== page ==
Retaining IT Professionals

Retaining IT Professionals

Gina Pipoli (Universidad del Pacífico, Perú) and Rosa María Fuchs (Universidad del Pacífico, Perú)
DOI: 10.4018/978-1-60960-535-3.ch010


Retaining talent is one of the most important issues that HR Managers must address. This chapter discusses the retention practices model applied by IT. In accordance with the model developed by Julia Naggiar in 2001, it analyses six best practices: orientation, training, career development, motivation, compensation, feedback, and evaluation. Additionally, because of their importance, it also deals with turnover rate implications. To find the best retention practices for IT professionals, these variables have been evaluated in an investigation carried out with Latin-American IT professionals and HR Managers to find out which practices IT professionals consider paramount in retaining talent.
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Retaining talent is one of the major concerns for HR departments. According to Luftman (2008) and Capelli (2008) recent studies determine that talent management is a top concern for managers. It is common to hear about “The war for talent” and IT industry is no stranger to this trend.

This competitive environment is true during the recession and of course during times of growth. In an industry where Google is considered the best place to work, other factors such as the impending retirement of Baby Boomers and the continuous demand for leveraging new technologies, are making companies focus more attention to the retention of the best professionals.

This chapter covers the best practices for keeping people in organizations and analyzes important retention issues. The main focus of the chapter is an elaboration of the thesis on best practices to retain IT employees (An Exploration of retention practices in the IT industry – Julia Naggiar 2001). According to the model, six factors are considered the best for retaining IT people: orientation, training, career development, motivation, compensation and feedback and evaluation. Two surveys were applied to compare the results with the proposed model, the first one for IT professionals and the second one for HR managers.

The objectives of this chapter are:

  • Demonstrate the importance of retaining IT professionals.

  • Show the best practices in retaining IT professionals.

A survey for IT professionals and for HR managers have been applied to identify if the six best practices discussed in the Naggiar Model are relevant for IT professionals and for HR managers, and to determine which of the six best practices of the Naggiar Model are the most important for the IT professionals and HR managers.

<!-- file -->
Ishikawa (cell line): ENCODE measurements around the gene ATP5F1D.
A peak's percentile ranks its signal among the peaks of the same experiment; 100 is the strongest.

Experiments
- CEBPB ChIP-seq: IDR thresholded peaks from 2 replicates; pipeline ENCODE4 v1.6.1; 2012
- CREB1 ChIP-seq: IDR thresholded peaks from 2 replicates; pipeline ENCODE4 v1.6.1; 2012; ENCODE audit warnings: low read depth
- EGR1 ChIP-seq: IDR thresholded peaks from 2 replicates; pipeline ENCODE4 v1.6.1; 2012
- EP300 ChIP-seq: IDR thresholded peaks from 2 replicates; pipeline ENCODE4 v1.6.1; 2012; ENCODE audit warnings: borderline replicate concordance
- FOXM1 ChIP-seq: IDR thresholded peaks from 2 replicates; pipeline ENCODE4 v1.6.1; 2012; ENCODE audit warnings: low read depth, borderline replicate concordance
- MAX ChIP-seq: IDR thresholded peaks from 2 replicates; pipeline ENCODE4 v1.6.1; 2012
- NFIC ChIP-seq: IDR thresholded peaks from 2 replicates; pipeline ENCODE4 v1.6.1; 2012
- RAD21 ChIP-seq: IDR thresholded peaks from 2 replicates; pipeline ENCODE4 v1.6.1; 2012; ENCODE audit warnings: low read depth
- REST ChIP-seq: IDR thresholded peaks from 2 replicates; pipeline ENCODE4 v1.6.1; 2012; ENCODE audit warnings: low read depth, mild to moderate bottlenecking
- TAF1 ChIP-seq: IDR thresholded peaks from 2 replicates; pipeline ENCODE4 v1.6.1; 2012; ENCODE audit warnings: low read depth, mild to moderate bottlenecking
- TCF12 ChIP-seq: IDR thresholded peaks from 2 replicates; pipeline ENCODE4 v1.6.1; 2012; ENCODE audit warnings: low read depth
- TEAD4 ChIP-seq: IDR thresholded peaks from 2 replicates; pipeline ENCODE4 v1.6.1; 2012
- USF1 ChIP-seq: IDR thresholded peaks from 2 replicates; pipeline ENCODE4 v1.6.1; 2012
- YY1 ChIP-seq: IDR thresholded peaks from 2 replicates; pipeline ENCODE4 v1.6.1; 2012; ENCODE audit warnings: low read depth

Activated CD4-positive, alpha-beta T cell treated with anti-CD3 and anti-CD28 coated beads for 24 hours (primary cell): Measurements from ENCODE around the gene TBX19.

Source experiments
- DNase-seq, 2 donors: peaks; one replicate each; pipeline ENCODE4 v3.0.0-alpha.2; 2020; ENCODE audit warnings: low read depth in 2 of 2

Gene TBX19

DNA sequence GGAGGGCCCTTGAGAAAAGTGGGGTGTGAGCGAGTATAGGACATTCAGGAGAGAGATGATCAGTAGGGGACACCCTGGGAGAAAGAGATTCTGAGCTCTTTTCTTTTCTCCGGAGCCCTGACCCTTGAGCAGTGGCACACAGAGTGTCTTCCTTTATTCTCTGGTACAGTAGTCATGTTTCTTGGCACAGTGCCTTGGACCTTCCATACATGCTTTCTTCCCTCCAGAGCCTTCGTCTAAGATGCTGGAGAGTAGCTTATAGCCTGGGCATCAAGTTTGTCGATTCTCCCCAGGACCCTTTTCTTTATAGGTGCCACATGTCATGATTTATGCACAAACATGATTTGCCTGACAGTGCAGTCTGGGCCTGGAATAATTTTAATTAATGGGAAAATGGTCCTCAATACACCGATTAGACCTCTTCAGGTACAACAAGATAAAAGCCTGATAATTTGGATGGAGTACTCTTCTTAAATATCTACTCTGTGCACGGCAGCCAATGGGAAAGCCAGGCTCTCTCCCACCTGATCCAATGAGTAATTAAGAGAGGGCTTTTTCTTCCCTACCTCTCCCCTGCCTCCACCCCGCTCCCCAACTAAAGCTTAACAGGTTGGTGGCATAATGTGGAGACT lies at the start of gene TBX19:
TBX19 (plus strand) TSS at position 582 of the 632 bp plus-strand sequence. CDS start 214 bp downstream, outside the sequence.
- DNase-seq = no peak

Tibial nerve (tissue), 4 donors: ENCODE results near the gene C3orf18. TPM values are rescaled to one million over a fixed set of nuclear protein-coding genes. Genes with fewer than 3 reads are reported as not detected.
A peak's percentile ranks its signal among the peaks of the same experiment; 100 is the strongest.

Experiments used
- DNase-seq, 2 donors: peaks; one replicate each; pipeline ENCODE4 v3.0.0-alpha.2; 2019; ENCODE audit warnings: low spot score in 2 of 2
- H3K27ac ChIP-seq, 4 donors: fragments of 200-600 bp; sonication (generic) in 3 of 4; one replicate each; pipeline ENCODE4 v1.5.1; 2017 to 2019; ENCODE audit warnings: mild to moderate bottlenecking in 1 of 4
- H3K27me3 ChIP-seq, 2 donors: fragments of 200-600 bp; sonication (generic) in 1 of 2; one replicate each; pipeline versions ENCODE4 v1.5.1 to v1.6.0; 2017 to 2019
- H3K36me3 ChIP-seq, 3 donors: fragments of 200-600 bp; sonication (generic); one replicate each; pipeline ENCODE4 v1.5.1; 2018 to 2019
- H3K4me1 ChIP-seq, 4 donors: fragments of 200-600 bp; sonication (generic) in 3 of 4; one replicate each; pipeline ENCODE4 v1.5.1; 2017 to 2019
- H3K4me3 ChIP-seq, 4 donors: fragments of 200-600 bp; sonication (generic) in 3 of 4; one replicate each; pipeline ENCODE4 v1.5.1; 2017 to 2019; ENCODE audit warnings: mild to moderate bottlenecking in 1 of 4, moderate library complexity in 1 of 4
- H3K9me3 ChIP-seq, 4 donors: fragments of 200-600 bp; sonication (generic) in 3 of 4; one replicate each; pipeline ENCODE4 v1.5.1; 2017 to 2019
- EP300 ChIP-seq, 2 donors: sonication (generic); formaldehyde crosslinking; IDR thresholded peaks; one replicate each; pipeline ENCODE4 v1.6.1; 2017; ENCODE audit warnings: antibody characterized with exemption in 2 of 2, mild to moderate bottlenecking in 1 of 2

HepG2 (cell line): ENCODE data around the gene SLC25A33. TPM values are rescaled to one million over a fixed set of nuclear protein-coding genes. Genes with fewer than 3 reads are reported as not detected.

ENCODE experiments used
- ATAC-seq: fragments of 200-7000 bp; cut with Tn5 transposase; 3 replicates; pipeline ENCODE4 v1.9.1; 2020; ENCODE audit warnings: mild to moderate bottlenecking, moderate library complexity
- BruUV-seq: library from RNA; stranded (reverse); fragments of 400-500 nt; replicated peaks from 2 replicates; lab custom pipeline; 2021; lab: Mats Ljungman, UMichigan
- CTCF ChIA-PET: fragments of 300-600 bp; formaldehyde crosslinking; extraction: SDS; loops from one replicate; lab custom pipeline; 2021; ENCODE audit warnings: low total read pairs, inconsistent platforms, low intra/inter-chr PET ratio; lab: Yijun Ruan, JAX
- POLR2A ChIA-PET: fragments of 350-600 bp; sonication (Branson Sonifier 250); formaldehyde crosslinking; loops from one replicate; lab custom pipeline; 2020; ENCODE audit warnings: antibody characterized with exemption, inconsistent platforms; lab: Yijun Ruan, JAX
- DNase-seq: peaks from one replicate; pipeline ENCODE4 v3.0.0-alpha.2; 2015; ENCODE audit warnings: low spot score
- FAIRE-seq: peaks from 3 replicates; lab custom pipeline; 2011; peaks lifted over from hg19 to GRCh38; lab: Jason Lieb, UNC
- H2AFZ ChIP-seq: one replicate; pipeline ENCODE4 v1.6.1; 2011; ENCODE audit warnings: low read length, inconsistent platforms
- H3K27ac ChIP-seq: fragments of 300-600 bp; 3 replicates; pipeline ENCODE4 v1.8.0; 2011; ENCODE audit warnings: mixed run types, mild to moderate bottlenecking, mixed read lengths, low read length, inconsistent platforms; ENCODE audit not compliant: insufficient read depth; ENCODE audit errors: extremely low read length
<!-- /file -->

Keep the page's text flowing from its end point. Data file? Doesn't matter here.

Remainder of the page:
Retention can be understood as an organization’s ability to preserve the employees it has hired (Bernthal & Wellings, 2001). According to Phillips and Connell (2003) retention is the percentage of employees that remain in the organization.

Young professionals that begin their career do not expect to stay in their first job for life. They are seeking professional development; therefore, learning opportunities and career development are a must for them.

According to a benchmarking study on retaining talent by Bernthal and Wellings (2001), young employees, especially in technologic fields, are at a high risk of turnover. Turnover is usually calculated comparing the number of worker separations during a given month to the total number of employees at mid month (Bernthal & Wellings, 2001). According to this benchmarking study, the top five factors affecting the employee’s decision to stay or leave are: Quality of the relationship with their supervisor or manager, ability to manage work and home life, amount of meaningful work (the feeling of making a difference), level of cooperation with co-workers and level of trust in the workplace.

According to Jenkins (2009) when talking about turnover, costs associated to losing employee knowledge and experience should be considered. Westlund (2007) also emphasizes that if the IT professional leave the company before a project is finished the risk of failure if very high. According to his research the financial damage from failed IS projects is $ 100 billion in the United States.

Griffeth and Hom (2001) indicate that it is important to pay heed to the voluntary turnover rate, which accounts for workers who freely decide to quit their jobs. They present some voluntary causes, being most frequent among them, when employees are leaving the city, getting married, acting upon personal reasons or taking on a new job. Among the voluntary causes, there is functional or dysfunctional turnover. Dysfunctional turnover occurs when effective performers leave a company that does not want to see them go. Dysfunctional turnover can be further divided into avoidable and unavoidable leaves. The latter are those which a company has no control over, such as death, childbirth, family moves, and health problems. In conclusion, the turnover rate that must worry organizations is the one related to voluntary, dysfunctional and avoidable quits.

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